Section 18.1. Chart Styles and Layouts

18.1. Chart Styles and Layouts

In Chapter 6, you learned how cell styles let you take ready-made formatting and apply it to your data to glitz up the dullest worksheet. For the same reason, Excel provides a set of chart styles that you can use to give the plainest chart a makeover.

Like cell styles, chart styles draw from the colors, fonts, and shape effects that are part of each theme (Section 6.2.4). If you use the Trek theme, your chart styles draw upon a palette of earthy tones, while the Verve theme gives you a much more vivid set of colors. If you use cell styles, table styles, and chart styles, the fonts and colors are consistent everywhere. You can also swap in a new palette for all these elements just by choosing a new theme.

Tip: Before you choose a chart style, it helps to pick the theme you want to use so you can see the real, final result. To change the theme, make a selection from the Page Layout Themes Themes list. Section 6.2.4 has the full story.
18.1.1. Chart Styles

Chart styles give you a way to apply shake-and-bake formatting to ordinary charts. Excel includes a wide range of chart styles that vary from simple, flat charts with minor accents (like colored borders) to showier styles that include bevel effects and shadows. You can quickly create plain or opulent charts , depending on your needs.

Before you use a chart style, it's important to understand what it changes (and what it doesn't). Every chart style includes settings that determine:

  • The background color .

  • The colors for each series (which may be displayed as bars, lines, points, or something else). Some colorful chart styles use all the colors from the current theme. Other chart styles take a single color from the current theme and use multiple shades of that color for a more refined look.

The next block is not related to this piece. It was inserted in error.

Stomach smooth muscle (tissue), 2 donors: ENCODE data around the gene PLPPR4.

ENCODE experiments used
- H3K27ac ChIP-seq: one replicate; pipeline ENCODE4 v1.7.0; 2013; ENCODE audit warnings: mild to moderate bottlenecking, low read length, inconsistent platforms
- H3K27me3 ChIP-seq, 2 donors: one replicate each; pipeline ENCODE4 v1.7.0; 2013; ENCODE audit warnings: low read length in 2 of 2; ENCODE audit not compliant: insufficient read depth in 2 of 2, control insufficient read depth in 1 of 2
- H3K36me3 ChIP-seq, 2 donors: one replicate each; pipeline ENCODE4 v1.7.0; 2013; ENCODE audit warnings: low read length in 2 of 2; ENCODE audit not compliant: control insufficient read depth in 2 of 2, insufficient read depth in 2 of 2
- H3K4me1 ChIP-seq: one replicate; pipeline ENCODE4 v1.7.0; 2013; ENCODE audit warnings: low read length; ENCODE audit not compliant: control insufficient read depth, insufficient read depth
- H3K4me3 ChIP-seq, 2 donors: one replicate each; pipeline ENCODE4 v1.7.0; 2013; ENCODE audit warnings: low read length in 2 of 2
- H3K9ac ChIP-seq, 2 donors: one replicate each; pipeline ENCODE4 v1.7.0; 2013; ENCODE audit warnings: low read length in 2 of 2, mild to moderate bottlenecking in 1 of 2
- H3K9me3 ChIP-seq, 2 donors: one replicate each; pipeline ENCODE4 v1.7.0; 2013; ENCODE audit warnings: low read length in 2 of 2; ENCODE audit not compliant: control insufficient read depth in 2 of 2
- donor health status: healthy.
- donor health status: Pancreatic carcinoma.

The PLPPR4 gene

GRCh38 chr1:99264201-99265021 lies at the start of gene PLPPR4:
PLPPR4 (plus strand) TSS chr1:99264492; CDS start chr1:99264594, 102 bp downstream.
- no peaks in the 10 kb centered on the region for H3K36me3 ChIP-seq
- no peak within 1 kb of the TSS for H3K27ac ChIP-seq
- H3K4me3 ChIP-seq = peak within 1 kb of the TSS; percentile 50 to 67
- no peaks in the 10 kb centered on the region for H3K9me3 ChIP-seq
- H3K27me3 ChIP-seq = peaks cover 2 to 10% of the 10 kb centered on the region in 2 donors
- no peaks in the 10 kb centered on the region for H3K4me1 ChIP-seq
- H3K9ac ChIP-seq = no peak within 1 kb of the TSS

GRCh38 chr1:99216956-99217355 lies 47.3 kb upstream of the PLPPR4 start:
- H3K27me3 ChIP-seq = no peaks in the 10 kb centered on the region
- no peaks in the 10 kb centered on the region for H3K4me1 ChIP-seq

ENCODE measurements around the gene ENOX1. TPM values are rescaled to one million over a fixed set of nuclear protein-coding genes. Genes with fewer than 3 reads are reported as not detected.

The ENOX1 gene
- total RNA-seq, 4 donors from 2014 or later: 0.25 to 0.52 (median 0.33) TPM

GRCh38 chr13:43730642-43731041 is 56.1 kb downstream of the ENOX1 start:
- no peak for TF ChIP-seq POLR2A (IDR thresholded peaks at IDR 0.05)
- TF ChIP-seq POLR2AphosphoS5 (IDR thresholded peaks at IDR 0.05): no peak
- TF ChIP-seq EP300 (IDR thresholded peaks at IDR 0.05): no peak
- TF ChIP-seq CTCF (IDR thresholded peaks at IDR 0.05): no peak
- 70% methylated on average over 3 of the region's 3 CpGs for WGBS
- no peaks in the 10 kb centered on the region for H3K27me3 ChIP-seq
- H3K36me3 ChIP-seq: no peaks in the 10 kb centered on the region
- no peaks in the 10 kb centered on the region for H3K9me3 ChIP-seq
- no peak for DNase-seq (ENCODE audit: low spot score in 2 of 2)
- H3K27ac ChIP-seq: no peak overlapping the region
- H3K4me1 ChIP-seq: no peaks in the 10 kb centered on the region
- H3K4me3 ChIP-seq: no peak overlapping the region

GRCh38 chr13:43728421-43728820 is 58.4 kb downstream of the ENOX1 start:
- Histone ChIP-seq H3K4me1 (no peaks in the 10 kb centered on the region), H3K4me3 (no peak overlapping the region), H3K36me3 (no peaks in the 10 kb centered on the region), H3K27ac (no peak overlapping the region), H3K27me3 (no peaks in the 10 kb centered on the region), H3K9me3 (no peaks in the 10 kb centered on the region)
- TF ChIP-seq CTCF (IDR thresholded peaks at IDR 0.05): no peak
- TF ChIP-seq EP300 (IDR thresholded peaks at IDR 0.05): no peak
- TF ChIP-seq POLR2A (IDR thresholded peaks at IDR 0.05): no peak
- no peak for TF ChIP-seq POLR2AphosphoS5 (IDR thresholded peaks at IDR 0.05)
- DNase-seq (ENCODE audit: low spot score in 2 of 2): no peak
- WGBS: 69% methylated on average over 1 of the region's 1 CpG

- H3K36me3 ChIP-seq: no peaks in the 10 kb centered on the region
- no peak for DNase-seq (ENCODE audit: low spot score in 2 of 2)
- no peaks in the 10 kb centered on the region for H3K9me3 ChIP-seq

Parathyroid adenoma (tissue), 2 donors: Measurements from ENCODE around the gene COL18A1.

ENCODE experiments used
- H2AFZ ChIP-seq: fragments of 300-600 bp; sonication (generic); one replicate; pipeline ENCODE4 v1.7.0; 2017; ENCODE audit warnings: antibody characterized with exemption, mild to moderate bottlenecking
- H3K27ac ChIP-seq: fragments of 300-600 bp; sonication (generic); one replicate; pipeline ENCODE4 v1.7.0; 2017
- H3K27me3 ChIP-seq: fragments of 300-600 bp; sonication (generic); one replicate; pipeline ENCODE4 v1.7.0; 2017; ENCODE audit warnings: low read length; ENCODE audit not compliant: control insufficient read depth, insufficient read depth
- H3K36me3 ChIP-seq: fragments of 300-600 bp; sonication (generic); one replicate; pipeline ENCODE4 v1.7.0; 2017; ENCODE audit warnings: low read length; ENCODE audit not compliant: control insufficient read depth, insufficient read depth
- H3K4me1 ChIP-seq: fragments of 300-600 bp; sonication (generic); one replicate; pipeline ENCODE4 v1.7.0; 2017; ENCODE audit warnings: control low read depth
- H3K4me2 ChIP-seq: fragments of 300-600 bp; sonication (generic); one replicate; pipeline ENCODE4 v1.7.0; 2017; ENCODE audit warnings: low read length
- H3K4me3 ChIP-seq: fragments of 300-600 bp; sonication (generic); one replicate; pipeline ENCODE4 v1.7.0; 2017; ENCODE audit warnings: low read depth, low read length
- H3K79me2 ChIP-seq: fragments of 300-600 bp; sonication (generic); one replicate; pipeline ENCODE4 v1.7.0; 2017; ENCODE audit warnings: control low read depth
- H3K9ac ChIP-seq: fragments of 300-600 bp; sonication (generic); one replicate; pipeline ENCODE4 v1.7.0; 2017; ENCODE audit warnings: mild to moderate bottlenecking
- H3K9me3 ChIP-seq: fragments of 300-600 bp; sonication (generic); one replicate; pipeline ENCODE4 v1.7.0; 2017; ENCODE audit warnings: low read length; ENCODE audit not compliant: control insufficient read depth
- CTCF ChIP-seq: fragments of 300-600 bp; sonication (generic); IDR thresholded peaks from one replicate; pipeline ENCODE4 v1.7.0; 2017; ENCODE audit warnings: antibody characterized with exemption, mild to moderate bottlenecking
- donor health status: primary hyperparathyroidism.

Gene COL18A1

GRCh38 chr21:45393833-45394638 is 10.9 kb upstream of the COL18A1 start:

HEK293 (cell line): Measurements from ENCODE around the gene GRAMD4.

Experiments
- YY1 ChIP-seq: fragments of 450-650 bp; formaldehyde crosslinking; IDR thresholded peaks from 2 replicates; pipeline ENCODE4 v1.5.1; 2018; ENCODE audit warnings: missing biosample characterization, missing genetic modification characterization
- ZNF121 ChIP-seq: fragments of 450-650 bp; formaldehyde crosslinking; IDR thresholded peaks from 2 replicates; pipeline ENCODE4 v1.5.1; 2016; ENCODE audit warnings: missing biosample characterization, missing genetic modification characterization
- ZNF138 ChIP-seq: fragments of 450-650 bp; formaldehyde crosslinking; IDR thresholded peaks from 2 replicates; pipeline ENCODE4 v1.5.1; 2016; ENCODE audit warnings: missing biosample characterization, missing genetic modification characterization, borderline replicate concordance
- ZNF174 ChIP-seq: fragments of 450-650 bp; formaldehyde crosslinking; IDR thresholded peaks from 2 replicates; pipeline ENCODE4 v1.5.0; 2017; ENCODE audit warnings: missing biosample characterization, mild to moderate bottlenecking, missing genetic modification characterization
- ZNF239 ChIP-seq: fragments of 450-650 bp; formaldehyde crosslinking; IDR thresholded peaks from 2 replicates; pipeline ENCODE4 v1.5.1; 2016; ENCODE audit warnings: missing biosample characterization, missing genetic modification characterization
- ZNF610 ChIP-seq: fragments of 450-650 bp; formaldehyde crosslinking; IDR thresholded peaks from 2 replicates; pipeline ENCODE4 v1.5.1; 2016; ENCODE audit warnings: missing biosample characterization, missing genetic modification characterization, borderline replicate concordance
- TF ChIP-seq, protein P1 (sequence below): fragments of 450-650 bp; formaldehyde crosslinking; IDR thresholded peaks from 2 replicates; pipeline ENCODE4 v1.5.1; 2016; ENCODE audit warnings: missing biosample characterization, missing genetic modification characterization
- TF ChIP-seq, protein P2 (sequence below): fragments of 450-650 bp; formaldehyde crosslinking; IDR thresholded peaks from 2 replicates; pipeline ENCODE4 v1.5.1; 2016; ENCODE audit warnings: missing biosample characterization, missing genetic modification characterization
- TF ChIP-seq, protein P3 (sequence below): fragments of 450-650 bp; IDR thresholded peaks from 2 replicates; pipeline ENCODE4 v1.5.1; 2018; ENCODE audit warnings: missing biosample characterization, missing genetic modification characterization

• Shape effects, like softly curved or beveled edges, shadows, and glow.

  • Marker styles (for line and XY scatter charts) that distinguish the points in one series from those in another.

Note: Some chart styles use a heavy black background with bold colors. This sort of style isn't designed for worksheets because it can tie the best color printer in knots. But these high-contrast styles look good on computer monitors and projection screens, so use them if you want to cut and paste your chart into a PowerPoint presentation. (Chapter 25 has more about transferring chart objects and other data between Excel and other programs.)

On the other hand, chart styles don't change the font Excel uses for the chart title and labels; instead Excel bases these elements on the current theme. Chart styles also don't change the layout of the chart or the chart settings Excel uses for the legend, scale, axis titles, error bars, and so on. (You haven't yet seen how to tweak all these details, but you'll learn about them later in this chapter.)

To choose a style, select the chart, and then head to the ribbon's Chart Tools Design Chart Styles section, which gives you a gallery of choices (Figure 18-1).

Note: If you've resized your Excel window to be very small, the chart styles don't fit in the ribbon and you'll see a Quick Styles button instead. Click this button to see the full list of styles.

A chart can use only one style at a time, so if you choose a new style, Excel wipes out the existing formatting.

Figure 18-1. Click any of the Chart Style options to dress your chart up in different colors. The scroll bars (circled) let you move through the style options not currently shown, or click the down arrow to see a drop-down window with all your choices.

Note: One key difference between chart styles and other types of styles (like cell styles and table styles) is that you can't create your own chart styles. However, you can choose a chart style to use as a starting point, further customize it, and then save it as a template so you can reuse it again and again. You'll learn how this feature works in Section 18.4.5.

18.1.2. Chart Layouts

Chart styles make it easy for you to change the colors and visual styling in a chart. Chart layouts are complementarythey let you control the presence and placement of various chart elements, like the chart and axis titles, and the legend.

As you'll learn in the next section, Excel lets you tweak each of these ingredients separately. However, you can choose a pre-built layout to do it all in one shot. To try it out, head to the ribbon, and then make a choice from the Chart Tools Design Chart Layouts section. As with styles, the list of available charts depends on the chart type. Figure 18-2 shows an example.

Note: To make chart layouts as practical as possible, the creators of Excel reviewed thousands of professional charts and identified the most common arrangements. Most Excel pros still want to customize the various parts of their chart by hand. However, a chart layout can provide a great starting point.

Excel 2007[c] The Missing Manual
Excel 2007[c] The Missing Manual
ISBN: 596527594
Year: 2007
Pages: 173 © 2008-2017.
If you may any questions please contact us: